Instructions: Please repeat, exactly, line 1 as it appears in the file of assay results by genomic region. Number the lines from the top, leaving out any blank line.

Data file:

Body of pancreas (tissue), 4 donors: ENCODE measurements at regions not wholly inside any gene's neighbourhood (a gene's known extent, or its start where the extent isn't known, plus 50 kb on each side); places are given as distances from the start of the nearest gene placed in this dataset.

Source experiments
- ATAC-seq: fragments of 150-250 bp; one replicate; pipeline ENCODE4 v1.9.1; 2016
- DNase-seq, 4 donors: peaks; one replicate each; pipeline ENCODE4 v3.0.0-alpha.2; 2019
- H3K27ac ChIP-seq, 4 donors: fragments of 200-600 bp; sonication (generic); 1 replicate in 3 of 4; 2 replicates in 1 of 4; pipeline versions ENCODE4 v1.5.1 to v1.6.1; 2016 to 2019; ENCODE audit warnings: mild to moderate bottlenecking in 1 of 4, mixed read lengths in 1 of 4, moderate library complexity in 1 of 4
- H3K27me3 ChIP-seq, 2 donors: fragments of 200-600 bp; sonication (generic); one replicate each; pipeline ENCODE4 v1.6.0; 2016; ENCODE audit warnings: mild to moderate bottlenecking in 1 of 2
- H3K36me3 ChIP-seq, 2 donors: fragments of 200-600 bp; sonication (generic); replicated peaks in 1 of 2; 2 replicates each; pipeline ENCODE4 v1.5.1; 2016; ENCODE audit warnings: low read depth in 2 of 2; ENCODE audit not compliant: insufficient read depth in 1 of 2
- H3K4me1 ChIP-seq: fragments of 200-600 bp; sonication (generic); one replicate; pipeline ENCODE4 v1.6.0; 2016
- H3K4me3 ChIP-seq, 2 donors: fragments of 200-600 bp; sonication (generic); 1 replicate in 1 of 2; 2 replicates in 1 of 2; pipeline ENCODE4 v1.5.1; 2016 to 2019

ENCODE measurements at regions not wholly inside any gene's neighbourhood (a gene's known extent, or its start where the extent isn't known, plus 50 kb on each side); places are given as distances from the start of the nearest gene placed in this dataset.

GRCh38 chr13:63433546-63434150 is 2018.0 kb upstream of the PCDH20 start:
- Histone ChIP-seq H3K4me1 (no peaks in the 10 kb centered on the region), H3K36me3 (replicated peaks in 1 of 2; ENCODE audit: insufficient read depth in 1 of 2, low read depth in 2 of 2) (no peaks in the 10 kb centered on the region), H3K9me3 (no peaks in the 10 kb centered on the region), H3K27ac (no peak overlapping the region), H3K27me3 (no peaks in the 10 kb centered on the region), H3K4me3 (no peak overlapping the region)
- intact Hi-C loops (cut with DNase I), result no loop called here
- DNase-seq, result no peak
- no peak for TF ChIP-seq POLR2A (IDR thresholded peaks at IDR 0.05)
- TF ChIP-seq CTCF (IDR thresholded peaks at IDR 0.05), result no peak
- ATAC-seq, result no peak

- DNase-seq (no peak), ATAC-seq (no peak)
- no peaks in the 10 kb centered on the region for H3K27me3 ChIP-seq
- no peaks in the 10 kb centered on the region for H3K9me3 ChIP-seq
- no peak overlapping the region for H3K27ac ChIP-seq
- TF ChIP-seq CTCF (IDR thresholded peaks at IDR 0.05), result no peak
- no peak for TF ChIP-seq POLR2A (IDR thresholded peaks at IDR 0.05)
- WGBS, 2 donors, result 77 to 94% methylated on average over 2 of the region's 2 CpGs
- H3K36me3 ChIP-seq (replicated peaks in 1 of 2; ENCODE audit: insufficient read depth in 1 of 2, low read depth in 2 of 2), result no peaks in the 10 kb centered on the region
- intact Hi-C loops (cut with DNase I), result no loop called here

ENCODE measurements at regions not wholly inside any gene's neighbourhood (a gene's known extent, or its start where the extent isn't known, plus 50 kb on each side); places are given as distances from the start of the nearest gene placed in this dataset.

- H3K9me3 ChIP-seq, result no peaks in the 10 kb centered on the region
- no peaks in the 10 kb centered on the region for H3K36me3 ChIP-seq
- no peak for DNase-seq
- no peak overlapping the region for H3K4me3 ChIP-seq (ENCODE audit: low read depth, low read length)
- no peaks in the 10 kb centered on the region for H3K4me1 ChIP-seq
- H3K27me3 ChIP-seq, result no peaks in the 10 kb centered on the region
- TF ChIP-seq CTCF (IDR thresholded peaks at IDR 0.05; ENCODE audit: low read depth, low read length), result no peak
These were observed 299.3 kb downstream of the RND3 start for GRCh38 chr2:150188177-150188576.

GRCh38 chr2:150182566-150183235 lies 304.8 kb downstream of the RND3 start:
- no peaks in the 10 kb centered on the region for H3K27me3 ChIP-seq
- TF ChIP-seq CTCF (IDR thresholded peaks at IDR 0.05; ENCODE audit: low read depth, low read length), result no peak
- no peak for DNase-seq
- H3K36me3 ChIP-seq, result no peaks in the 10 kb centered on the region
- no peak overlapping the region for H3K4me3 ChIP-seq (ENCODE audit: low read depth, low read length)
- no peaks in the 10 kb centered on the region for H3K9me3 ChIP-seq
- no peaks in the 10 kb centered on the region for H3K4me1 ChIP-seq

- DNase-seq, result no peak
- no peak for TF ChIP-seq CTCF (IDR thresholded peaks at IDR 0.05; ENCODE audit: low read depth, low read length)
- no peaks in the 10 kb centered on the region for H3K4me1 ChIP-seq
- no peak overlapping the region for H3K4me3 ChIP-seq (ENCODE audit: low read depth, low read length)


Body of pancreas (tissue), 4 donors: ENCODE measurements at regions not wholly inside any gene's neighbourhood (a gene's known extent, or its start where the extent isn't known, plus 50 kb on each side); places are given as distances from the start of the nearest gene placed in this dataset.